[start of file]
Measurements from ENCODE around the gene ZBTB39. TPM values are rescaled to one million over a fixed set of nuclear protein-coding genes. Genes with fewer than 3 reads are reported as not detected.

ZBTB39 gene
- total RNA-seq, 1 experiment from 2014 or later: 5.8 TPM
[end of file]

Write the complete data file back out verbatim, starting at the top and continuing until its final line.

Measurements from ENCODE around the gene ZBTB39. TPM values are rescaled to one million over a fixed set of nuclear protein-coding genes. Genes with fewer than 3 reads are reported as not detected.

ZBTB39 gene
- total RNA-seq, 1 experiment from 2014 or later: 5.8 TPM